At various times throught a lifetime, one sees movies that change that life forever, and for me, this was one of them. It gave me a vision I'd never had before, and it's been with me since. I've been trying since yesterday to remember just where and when I saw this movie. It must have been in 1982 or 1983, when I was living in San Francisco, making occasional visits to Palo Alto to complete my law degree at Stanford, but mostly soaking up the ambience of the City itself; I remember how this films' incredible soundtrack inspired me to ride the Muni underground late at night with my cassette deck and headphones, listening to Bowie and Eno, looking at the other riders. Looking up the movie's history now on the internet, I see it was completed (in Germany) in 1981, released in theatres there in 1982, so probably only in a handful of US cities could I have seen the film, especially that early. Then I lost the film for years -- couldn't ever find it on VHS, or on DVD, until I randomly turned it up on a Neflix search last week, and had to have it immediately; the film pulled on me like heroin did on its young protagonist.
Christiane F.: Wir Kinder vom Bahnhof Zoo is a true story, ripped from the headlines of Berlin circa 1980. Its heroine is a 13- and 14-year-old girl who gets into drugs through the club scene, becomes addicted to heroin, and winds up as a train station prostitute. The film is ostensably an anti-drug movie, but the only redemption for the film's protagonist comes in a voice-over at the very end; the real message here is in the imagery. And the imagery is some of the most powerful, maybe the most powerful I've ever seen in a film. The soundtrack is David Bowie's best music, mostly from the Low and Heroes albums he produced with Brian Eno during one of his own druggie periods. The visuals are stunning, gritty yet cold, the lonely horror of the train stations, restrooms and Soviet-era block apartments set as background to the warmth and humanity of the characters. Amazingly, Natja Brockhorst, the actress who portrays Christiane and probably the most beautiful child actress I've ever seen, doesn't seem to have had that much of a career after, and is now working behind the cameras.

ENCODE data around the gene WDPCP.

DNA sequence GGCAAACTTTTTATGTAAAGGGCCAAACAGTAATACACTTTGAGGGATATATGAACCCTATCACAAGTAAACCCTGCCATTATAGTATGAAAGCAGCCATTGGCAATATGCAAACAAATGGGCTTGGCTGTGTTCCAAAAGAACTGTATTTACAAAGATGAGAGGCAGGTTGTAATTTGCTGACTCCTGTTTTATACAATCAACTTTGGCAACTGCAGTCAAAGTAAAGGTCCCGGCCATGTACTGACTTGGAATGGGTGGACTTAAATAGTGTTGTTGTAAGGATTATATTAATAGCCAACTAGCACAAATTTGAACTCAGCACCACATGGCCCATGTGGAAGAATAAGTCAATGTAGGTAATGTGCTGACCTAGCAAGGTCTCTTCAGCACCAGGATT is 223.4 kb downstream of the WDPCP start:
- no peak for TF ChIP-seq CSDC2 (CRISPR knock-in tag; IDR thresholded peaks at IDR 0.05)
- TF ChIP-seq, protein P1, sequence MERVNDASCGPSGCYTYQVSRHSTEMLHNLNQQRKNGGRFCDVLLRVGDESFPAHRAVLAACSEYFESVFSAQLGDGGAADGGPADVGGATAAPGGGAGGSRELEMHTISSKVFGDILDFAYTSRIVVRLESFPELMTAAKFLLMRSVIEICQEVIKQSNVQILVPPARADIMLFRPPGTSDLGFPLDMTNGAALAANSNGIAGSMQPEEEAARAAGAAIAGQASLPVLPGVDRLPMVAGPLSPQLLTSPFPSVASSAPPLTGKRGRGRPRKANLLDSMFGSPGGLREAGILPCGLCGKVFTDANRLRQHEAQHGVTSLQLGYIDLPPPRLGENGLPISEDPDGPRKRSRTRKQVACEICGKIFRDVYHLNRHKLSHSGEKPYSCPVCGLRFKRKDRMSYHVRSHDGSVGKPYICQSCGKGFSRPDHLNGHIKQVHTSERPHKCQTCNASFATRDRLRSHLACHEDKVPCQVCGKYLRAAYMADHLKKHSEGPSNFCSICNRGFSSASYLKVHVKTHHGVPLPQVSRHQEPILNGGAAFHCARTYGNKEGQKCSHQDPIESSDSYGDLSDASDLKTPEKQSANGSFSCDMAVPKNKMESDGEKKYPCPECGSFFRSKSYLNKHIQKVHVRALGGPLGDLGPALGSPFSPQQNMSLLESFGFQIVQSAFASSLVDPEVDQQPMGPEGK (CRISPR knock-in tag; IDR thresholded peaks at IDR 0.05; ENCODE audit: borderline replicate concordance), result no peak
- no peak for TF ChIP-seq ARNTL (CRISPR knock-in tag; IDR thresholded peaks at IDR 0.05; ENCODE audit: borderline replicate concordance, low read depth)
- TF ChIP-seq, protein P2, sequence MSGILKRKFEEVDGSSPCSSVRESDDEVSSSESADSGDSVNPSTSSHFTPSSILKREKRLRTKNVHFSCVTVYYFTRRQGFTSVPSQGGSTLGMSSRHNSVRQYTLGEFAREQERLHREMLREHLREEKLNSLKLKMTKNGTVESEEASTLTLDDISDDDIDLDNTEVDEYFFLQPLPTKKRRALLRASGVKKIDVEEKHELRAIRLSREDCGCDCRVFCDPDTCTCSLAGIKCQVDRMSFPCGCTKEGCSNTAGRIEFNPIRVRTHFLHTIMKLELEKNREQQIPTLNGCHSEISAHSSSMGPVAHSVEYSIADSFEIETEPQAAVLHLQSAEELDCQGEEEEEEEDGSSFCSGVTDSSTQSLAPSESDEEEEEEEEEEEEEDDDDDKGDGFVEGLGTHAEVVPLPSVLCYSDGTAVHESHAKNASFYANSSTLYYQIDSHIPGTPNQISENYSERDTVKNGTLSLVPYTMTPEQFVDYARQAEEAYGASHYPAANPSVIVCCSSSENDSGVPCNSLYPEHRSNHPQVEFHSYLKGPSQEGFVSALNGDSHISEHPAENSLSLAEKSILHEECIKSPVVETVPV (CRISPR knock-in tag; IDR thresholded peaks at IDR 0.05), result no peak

Although I searched for this film for years, I had no idea it had a cult following until I renewed my internet search; it looks like I am far from the only person whose life it touched. Yet when I try to reach into my head to tell you exactly how this movie affected me, I suffer from a rare loss of words. Certainly, the ethereal, haunting beauty of the film is memorable for a lifetime; yet many of its scenes are of stark depradation. In today's films, even the supposedly "hardcore" ones like Alpha Dog, drug use (except for marijuana) usually occurs off-screen; in Christiane F. is is explicit, in your face; it is the character's lives, and there is nothing glamorous about the way it is portrayed. As opposed even to later well-done drug movies like Spun, there is no humor here, no let-up; just sadness and warmth, icy cold and pragmatic reality.
So. I did not become a heroin addict after watching this movie; I did not move to Berlin. After all, this movie was about kids, and I was probably about 25 when I saw it. It did give me a new vision of cool, a kid with his or her head all smacked-out riding the subways. It took me years to figure out you can't get that head from drug use; it just comes from watching movies as good as this one. You can't groove on the beautiful Bowie soundtrack when you're jonesing for a hit, of heroin or anything.
So when I think of the image the film formed in my head of a cool junkie riding the subway through the night with Bowie in his ears, I realized that's an image that could never meet reality; only the voyeurs like me could do that. The real junkies were having an existence I wouldn't wish for you (unless you're in the Bush administration) on your worst stay. It think that maybe heroin addiction is such a powerful and compelling image for us because it is the distillation of essence of a life driven by desire and attachment. We are all, in a sense, junkies, wanting that perfect buzz we can never have it, and we don't all seek it from drugs. We seek it from money, power, sex and all the other cravings signified by all the obvious buzzwords and labels. And like junkies, we'll never lose that urge, but it's part of who were are; to steal the words of one of the biggest cults in operation today, we have to just deal with it, one day at a time.
[I'm writing this early on Sunday morning with a head full of sugar and caffeine, having made myself buckwheat pancakes for breakfast. Now here's a drug buzz I can live with and still work out later today. Find your own comfort zone.]
Oh, and by the way, this movie is available only in German or in English dub; I would have preferred to watch it in German with English subtitles. So much for the comfort zone.